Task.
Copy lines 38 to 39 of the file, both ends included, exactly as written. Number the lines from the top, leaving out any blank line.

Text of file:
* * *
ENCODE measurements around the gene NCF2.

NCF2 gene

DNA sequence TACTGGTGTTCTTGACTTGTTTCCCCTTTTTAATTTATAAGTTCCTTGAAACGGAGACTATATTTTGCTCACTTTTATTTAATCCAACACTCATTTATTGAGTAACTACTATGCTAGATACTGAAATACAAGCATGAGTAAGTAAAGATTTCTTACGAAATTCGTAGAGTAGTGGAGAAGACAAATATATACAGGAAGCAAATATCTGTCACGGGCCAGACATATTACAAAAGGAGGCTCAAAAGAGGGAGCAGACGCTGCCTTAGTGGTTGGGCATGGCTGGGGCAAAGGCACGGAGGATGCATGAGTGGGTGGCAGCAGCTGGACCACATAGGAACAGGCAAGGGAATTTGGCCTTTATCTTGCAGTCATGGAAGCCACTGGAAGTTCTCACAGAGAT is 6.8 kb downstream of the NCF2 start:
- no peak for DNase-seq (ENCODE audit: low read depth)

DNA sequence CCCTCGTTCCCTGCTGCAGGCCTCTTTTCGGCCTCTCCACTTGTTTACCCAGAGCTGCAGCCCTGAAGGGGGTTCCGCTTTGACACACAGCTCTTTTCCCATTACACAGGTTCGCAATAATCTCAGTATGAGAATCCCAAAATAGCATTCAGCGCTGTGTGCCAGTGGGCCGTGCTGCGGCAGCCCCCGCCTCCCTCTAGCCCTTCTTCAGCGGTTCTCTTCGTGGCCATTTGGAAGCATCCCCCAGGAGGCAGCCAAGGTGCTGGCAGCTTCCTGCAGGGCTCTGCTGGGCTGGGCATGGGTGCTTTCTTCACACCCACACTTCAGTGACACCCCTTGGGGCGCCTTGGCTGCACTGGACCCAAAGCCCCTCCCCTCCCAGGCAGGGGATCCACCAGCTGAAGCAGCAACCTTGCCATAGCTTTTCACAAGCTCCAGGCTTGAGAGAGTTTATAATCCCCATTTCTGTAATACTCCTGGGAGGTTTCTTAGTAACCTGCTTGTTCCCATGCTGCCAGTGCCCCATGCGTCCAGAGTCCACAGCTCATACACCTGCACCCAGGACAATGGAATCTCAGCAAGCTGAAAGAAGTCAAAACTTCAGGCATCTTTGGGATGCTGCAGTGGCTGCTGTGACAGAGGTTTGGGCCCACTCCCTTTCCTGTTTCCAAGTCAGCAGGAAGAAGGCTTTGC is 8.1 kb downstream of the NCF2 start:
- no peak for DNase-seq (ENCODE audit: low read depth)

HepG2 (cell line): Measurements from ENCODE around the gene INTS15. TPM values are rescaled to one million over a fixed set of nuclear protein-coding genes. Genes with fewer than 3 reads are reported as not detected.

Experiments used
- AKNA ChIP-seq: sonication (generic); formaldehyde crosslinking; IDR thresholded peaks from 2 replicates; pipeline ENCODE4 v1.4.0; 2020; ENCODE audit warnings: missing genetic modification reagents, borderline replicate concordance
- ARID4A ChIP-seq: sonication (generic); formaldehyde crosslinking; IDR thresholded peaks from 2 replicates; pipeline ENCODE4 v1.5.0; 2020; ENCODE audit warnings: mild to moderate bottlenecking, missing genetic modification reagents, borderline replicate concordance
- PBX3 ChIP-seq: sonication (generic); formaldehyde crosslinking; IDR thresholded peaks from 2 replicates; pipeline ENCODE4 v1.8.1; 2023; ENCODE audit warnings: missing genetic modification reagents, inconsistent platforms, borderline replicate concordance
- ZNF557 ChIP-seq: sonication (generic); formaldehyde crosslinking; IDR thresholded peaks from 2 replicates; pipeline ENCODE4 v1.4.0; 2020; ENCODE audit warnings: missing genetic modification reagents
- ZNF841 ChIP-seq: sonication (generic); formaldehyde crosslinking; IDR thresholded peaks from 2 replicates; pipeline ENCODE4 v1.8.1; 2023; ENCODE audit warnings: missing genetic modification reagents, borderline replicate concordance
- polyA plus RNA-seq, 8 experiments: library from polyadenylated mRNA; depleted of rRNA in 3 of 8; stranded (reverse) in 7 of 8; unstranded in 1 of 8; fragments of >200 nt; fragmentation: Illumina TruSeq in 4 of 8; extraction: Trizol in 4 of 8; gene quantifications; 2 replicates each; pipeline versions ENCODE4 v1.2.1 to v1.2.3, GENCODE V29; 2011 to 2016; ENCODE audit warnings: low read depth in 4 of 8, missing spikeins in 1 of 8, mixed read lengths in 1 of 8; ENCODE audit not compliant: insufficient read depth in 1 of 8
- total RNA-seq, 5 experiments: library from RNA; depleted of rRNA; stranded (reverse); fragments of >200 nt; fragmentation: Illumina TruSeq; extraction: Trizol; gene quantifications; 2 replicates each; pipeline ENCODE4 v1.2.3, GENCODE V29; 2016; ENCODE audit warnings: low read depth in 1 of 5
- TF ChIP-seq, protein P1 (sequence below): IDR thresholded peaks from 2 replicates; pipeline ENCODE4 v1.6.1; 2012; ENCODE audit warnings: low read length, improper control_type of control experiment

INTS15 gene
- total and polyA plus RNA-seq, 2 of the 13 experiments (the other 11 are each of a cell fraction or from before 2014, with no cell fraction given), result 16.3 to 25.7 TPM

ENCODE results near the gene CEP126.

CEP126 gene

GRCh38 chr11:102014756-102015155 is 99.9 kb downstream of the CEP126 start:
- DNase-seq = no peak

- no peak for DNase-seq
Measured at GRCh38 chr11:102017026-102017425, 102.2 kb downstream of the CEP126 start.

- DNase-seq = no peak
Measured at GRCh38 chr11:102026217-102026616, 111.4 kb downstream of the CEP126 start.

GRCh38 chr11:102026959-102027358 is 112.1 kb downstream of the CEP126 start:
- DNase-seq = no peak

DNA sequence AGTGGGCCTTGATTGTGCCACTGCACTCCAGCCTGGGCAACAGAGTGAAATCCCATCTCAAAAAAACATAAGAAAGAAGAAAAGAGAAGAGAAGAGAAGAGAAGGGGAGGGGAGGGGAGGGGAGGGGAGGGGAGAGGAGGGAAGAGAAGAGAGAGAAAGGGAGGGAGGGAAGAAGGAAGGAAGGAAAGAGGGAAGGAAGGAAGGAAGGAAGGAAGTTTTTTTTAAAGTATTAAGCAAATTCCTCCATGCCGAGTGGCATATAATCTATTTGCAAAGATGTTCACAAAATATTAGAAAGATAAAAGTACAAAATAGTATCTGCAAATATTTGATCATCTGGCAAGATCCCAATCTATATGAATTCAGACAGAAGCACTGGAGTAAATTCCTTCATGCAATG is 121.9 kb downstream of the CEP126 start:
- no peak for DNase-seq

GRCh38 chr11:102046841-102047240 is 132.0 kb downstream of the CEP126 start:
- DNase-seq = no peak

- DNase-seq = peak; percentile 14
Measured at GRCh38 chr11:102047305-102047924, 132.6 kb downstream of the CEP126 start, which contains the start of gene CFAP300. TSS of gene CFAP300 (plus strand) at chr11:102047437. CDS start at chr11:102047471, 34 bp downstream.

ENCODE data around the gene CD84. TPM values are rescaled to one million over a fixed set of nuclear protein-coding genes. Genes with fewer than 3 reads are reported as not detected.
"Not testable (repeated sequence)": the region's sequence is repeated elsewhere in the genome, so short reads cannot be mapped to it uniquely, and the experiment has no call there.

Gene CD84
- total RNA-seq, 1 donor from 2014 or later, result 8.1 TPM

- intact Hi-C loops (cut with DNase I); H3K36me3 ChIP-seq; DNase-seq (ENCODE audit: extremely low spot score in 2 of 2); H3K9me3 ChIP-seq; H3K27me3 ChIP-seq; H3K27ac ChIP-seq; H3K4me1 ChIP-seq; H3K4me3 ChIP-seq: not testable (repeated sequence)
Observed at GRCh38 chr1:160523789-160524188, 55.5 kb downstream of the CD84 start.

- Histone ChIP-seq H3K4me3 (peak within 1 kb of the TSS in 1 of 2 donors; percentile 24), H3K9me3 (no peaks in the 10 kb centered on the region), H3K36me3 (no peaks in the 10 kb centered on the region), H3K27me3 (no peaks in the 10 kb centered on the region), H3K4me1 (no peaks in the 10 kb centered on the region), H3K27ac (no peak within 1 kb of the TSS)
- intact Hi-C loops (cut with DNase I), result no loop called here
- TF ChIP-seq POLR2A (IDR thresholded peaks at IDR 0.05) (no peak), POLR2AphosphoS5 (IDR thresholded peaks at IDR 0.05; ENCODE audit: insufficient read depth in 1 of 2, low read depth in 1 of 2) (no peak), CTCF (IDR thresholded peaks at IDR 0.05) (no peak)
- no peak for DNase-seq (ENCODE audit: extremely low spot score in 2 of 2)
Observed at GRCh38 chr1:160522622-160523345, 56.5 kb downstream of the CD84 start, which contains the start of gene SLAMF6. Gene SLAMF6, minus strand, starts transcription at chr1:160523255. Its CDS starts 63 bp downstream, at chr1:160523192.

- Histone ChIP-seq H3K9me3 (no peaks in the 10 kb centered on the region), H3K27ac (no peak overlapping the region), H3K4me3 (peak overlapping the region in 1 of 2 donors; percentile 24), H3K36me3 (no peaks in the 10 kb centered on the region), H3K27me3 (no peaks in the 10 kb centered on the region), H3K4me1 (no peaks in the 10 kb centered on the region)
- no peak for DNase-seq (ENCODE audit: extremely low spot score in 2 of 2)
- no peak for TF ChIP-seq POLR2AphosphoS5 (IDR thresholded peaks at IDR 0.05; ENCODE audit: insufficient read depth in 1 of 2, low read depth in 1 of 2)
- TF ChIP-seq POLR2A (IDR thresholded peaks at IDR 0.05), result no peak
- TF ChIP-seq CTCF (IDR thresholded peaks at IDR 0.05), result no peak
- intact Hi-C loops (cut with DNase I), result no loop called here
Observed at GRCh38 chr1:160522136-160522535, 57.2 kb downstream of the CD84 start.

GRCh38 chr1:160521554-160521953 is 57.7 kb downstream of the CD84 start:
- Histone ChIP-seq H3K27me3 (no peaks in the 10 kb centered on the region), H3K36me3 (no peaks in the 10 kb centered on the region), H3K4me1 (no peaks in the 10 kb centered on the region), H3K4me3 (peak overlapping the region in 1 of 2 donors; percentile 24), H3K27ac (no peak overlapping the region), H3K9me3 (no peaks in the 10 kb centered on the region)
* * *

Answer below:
- total RNA-seq, 1 donor from 2014 or later, result 8.1 TPM

- intact Hi-C loops (cut with DNase I); H3K36me3 ChIP-seq; DNase-seq (ENCODE audit: extremely low spot score in 2 of 2); H3K9me3 ChIP-seq; H3K27me3 ChIP-seq; H3K27ac ChIP-seq; H3K4me1 ChIP-seq; H3K4me3 ChIP-seq: not testable (repeated sequence)